The Trump Years
The fireflies are lit and the field
makes a Rothko with the sky.
The stray cats eat food
my mother left—the sound of their bites
like someone unwrapping a package.
The gray one sneaks up
behind me, runs when I try
to touch its head. I want to stay here:
my parents on the swing, me
in a lawn chair in the middle
of my life. The TV turned off, house silent.
In a week we’ll find the mother cat
dead, a coyote will have killed
the kittens. The larger griefs
of the world make the smaller ones
more. I’ll drag her body
from under the porch with a stick.
You Better Get Used to This
Turning quickly in a city I didn’t know, two men
tailed me into a parking lot, honking, flipping
me off for cutting them off
accidentally—caused me to smash my car
into their car. I won’t pretend I wasn’t scared.
I won’t pretend I didn’t think: white trash—
one of them pounding the hood, leaving dents
in the car my parents gave me
when I couldn’t afford one, the car I take care of
because I’m dumb enough to still believe
in gratitude. I had picked up
dry cleaning, bought a birthday card, turned left.
They were speeding, followed me,
caused the crash they yelled at me
for almost causing. I had been happy.
I had made the mistake of making a mistake
in America, in the South, though this happens everywhere.
The man said, If I wasn’t in a hurry, I’d kill you,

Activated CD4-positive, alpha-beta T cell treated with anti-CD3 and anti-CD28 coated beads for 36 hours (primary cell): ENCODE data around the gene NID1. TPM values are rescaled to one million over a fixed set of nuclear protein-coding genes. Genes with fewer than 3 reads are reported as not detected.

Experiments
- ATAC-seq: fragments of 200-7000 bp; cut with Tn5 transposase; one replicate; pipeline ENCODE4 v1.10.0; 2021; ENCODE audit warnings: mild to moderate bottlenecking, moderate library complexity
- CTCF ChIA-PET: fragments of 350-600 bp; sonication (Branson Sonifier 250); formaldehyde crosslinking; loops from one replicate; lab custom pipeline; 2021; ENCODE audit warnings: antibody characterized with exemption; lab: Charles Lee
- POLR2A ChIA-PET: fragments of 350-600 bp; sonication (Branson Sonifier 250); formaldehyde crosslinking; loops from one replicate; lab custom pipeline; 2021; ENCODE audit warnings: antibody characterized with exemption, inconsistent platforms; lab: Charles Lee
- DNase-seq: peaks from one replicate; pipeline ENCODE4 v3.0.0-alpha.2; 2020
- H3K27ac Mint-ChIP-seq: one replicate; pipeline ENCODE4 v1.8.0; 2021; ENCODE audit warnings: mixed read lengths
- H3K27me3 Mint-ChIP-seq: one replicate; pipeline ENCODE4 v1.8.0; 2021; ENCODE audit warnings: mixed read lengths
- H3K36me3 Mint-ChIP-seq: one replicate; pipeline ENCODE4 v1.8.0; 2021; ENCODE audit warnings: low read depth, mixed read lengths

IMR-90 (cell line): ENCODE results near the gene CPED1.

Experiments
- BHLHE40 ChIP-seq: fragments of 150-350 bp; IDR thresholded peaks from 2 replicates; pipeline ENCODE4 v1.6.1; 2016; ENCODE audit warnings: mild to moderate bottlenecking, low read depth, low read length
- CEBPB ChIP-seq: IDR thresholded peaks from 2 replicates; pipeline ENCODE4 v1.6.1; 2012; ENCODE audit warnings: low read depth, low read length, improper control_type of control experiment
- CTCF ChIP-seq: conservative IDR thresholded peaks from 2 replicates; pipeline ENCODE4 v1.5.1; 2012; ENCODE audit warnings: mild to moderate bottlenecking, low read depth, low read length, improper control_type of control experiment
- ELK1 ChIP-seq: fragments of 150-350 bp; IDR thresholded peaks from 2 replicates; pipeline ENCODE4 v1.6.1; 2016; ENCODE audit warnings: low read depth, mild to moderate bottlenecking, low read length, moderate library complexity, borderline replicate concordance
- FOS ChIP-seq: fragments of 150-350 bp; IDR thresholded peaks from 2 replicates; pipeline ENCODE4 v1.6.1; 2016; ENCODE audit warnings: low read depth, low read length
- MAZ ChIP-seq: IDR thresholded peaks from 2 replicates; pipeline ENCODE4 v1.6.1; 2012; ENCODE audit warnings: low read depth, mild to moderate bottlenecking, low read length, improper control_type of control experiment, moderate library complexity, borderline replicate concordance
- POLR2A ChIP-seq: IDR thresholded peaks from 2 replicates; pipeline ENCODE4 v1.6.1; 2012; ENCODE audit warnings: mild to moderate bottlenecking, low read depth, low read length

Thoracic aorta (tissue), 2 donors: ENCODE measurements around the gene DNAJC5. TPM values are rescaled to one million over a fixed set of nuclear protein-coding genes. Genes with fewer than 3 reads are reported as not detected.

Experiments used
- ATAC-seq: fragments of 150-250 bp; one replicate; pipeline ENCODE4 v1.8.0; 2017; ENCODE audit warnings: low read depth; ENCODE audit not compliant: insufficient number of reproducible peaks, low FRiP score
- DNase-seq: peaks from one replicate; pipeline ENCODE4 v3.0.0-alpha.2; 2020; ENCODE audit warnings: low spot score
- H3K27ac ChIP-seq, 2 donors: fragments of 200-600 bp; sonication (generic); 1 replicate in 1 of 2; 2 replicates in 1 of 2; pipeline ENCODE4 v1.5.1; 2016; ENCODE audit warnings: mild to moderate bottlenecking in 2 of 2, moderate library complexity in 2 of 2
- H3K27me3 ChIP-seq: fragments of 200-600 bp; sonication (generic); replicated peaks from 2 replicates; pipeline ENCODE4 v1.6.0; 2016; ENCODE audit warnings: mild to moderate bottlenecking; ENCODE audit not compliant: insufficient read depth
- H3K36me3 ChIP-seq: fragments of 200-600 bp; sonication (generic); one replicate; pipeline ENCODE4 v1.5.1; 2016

and then he blurred, almost silent—his mouth
a smudge, his half-hearted
facial hair, his friend’s stretched-out underwear band-
ing his flabby waist, their bodies as sad
and angry as their sadness and anger. I thought:
stay calm, stay alive, and the inside of the car became the pool
I pushed myself to the bottom of in childhood
the time my father screamed at me
when he caught me playing with makeup.
It was an accident, I repeated through the window.
Everyone says I did the right thing. I survived
to come back to my dog, to my
dying mom, to my sister grabbed by a man
between the legs the day after the election.
You better get used to this now, little lady.
They sped off, their rage loaded
back inside their bodies. I buffed
the scratches from the fender, but am stuck
with the greasy, expensive handprints in the hood.
Image By: http://www.mark-rothko.org/images/paintings/number-14.jpg